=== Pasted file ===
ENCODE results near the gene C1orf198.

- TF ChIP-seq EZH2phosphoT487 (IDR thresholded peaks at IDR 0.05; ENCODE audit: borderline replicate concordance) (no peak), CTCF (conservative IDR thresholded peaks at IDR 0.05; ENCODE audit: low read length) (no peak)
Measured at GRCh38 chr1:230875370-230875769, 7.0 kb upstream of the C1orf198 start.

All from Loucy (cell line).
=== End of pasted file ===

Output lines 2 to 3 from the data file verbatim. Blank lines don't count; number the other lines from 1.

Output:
- TF ChIP-seq EZH2phosphoT487 (IDR thresholded peaks at IDR 0.05; ENCODE audit: borderline replicate concordance) (no peak), CTCF (conservative IDR thresholded peaks at IDR 0.05; ENCODE audit: low read length) (no peak)
Measured at GRCh38 chr1:230875370-230875769, 7.0 kb upstream of the C1orf198 start.